Academics & Research

Academics & Research

The motivation for signing up for Law programme is twofold. First, it helps in in combining legal knowledge with other academic disciplines. The set-up of the of the LAW and Legal programmes encourages interdisciplinary research and offers students the required academic tools. The open-minded set-up of the programme allows to position legal dilemmas, including the economic and moral philosophical academic debate. The second reason for signing up for the programme is the desire to improve the legal analysis skills and legal writing skills. The small-scale legal methodology, legal English group sessions, and the drafting of multiple papers significantly contributes to achieving this goal.

Reading large amounts of information, absorbing facts and figures, analysing material and then distilling it into something manageable is a feature of any law career, whether working for a commercial firm or practising as a criminal barrister. Research also plays a very important role in a lawyer's day-to-day job. One needs research skills when doing the background work on a case, drafting legal documents and advising clients on complicated issues.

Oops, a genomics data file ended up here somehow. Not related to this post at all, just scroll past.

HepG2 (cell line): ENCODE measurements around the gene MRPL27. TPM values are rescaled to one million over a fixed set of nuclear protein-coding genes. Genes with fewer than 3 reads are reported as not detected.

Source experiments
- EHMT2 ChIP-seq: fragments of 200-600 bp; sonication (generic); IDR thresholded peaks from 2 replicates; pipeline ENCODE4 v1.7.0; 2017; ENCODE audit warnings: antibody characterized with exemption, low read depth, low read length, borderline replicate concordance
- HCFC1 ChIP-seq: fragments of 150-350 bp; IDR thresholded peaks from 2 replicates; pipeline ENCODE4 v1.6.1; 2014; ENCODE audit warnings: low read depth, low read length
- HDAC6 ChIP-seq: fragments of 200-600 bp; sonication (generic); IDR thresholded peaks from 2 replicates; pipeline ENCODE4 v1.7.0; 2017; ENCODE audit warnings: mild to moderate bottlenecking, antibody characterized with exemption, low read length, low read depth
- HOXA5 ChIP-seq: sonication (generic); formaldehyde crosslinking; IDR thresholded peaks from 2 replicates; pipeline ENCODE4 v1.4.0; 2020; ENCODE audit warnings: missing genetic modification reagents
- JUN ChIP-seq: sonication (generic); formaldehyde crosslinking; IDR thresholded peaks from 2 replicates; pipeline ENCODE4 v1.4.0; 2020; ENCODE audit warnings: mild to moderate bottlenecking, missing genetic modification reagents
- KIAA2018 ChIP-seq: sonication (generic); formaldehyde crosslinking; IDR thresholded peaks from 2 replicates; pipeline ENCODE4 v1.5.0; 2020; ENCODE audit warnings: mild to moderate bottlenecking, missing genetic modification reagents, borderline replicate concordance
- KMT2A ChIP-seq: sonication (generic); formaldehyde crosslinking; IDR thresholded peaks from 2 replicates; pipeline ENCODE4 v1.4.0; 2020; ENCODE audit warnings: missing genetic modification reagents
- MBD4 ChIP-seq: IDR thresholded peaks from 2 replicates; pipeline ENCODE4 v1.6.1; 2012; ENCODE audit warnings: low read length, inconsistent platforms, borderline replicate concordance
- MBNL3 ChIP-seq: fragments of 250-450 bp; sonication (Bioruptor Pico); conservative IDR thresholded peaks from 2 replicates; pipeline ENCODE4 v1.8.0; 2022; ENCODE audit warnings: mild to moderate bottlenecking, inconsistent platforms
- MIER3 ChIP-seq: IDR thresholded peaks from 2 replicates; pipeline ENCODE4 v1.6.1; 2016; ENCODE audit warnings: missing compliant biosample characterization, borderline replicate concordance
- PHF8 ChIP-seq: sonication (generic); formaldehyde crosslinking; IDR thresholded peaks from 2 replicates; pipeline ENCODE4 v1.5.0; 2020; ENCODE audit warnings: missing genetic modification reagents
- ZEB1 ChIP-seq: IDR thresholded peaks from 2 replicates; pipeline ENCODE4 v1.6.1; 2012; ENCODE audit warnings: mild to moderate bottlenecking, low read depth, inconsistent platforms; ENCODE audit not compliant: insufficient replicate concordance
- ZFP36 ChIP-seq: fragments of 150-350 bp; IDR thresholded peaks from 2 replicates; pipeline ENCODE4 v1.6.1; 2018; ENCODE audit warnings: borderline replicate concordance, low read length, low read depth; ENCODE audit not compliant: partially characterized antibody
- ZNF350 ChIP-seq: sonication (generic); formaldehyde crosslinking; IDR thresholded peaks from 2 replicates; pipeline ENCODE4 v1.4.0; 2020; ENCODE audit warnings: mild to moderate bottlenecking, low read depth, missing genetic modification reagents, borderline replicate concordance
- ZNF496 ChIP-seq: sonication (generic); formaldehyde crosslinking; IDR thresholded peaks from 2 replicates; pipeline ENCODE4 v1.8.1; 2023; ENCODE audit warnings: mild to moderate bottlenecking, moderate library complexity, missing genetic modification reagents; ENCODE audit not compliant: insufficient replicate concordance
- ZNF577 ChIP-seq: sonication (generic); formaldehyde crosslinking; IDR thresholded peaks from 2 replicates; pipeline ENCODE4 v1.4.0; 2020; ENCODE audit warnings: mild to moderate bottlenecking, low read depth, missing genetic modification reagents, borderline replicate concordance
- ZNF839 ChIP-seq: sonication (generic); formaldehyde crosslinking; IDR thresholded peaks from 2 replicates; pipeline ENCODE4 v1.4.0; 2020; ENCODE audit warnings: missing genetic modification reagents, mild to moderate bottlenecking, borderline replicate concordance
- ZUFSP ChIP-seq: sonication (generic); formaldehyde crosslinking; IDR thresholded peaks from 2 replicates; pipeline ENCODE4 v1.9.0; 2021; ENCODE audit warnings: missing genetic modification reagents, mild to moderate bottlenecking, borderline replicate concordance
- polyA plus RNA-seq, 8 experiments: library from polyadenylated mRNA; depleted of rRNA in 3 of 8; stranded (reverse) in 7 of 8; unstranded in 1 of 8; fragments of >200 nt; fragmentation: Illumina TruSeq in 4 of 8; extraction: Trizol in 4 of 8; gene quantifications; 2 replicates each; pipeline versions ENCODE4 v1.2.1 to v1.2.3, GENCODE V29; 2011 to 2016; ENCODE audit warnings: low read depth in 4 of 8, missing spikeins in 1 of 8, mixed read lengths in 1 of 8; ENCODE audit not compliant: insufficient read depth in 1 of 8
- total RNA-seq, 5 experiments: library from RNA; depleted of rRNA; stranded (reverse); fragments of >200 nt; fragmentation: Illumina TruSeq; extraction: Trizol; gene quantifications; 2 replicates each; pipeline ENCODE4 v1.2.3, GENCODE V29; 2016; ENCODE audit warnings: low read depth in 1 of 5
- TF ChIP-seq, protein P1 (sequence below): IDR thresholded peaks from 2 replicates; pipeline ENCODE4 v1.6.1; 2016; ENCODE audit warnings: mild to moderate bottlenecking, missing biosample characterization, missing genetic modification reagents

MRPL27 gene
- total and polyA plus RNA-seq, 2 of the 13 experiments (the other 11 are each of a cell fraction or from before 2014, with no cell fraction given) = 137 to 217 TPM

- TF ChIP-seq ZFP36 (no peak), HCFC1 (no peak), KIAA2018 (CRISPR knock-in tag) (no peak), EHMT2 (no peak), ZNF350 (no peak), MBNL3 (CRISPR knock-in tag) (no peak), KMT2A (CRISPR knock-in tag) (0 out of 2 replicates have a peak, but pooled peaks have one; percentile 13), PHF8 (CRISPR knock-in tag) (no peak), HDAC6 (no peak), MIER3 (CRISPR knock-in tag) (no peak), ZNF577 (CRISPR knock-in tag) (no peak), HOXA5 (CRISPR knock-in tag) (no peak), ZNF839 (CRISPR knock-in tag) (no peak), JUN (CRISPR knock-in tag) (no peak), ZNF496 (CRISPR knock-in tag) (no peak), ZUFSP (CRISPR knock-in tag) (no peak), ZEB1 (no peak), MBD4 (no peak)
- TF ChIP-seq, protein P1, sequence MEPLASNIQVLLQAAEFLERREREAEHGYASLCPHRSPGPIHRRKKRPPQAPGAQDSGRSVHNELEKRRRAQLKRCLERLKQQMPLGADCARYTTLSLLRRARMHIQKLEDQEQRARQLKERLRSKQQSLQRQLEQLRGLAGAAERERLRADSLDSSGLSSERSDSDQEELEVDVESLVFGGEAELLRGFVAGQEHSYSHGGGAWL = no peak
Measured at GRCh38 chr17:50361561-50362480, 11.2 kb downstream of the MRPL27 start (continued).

Studying Law is much more than just a stepping-stone to a fruitful academic career. It allows its students to enhance their grasp of the substantive and theoretical underpinnings of their field of interests, irrespective of the career one pursues.

In research aspects, this programme can be excellent preparation for a subsequent PhD programme. You may become a PhD fellow. The key is being able to identify what is relevant out of the mass of information and explain it clearly and concisely to your client. Hone this skill by taking large documents or long news articles and making five-point bulleted lists of the most important themes.

Research also plays a huge role in a lawyer's day-to-day job. You'll need research skills when doing the background work on a case, drafting legal documents and advising clients on complicated issues. Use your time at university to familiarise yourself with internet and library resources and build up a network of contacts. As a newly qualified solicitor or barrister, industry connections can prove to be a useful source of advice.